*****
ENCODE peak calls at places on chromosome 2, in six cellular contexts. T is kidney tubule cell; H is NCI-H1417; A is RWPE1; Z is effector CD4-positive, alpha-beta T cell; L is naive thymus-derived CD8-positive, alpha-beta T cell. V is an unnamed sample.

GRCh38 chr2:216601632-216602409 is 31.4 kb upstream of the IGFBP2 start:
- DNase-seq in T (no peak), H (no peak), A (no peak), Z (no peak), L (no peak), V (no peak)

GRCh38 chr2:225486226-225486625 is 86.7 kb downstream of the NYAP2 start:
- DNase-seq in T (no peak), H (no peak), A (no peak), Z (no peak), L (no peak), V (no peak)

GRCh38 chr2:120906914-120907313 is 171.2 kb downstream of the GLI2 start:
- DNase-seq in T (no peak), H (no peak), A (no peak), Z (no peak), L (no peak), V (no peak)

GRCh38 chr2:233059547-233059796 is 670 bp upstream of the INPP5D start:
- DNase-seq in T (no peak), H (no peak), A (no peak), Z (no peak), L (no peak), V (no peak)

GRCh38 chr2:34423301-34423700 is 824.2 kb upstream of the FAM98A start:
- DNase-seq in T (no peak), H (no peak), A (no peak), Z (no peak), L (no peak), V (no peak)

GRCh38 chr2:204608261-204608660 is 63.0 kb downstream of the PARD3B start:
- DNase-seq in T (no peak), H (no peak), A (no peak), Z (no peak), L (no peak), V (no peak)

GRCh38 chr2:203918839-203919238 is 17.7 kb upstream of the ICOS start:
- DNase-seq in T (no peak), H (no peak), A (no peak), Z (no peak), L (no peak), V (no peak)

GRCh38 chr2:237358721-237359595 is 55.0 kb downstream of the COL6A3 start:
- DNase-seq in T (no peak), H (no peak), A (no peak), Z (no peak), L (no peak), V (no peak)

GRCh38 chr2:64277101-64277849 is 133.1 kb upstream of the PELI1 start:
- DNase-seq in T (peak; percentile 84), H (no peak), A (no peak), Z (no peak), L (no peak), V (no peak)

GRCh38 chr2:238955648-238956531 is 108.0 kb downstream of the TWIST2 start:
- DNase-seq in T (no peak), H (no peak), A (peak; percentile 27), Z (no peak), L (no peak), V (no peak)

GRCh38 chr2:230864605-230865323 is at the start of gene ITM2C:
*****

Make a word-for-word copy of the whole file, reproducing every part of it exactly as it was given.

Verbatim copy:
ENCODE peak calls at places on chromosome 2, in six cellular contexts. T is kidney tubule cell; H is NCI-H1417; A is RWPE1; Z is effector CD4-positive, alpha-beta T cell; L is naive thymus-derived CD8-positive, alpha-beta T cell. V is an unnamed sample.

GRCh38 chr2:216601632-216602409 is 31.4 kb upstream of the IGFBP2 start:
- DNase-seq in T (no peak), H (no peak), A (no peak), Z (no peak), L (no peak), V (no peak)

GRCh38 chr2:225486226-225486625 is 86.7 kb downstream of the NYAP2 start:
- DNase-seq in T (no peak), H (no peak), A (no peak), Z (no peak), L (no peak), V (no peak)

GRCh38 chr2:120906914-120907313 is 171.2 kb downstream of the GLI2 start:
- DNase-seq in T (no peak), H (no peak), A (no peak), Z (no peak), L (no peak), V (no peak)

GRCh38 chr2:233059547-233059796 is 670 bp upstream of the INPP5D start:
- DNase-seq in T (no peak), H (no peak), A (no peak), Z (no peak), L (no peak), V (no peak)

GRCh38 chr2:34423301-34423700 is 824.2 kb upstream of the FAM98A start:
- DNase-seq in T (no peak), H (no peak), A (no peak), Z (no peak), L (no peak), V (no peak)

GRCh38 chr2:204608261-204608660 is 63.0 kb downstream of the PARD3B start:
- DNase-seq in T (no peak), H (no peak), A (no peak), Z (no peak), L (no peak), V (no peak)

GRCh38 chr2:203918839-203919238 is 17.7 kb upstream of the ICOS start:
- DNase-seq in T (no peak), H (no peak), A (no peak), Z (no peak), L (no peak), V (no peak)

GRCh38 chr2:237358721-237359595 is 55.0 kb downstream of the COL6A3 start:
- DNase-seq in T (no peak), H (no peak), A (no peak), Z (no peak), L (no peak), V (no peak)

GRCh38 chr2:64277101-64277849 is 133.1 kb upstream of the PELI1 start:
- DNase-seq in T (peak; percentile 84), H (no peak), A (no peak), Z (no peak), L (no peak), V (no peak)

GRCh38 chr2:238955648-238956531 is 108.0 kb downstream of the TWIST2 start:
- DNase-seq in T (no peak), H (no peak), A (peak; percentile 27), Z (no peak), L (no peak), V (no peak)

GRCh38 chr2:230864605-230865323 is at the start of gene ITM2C: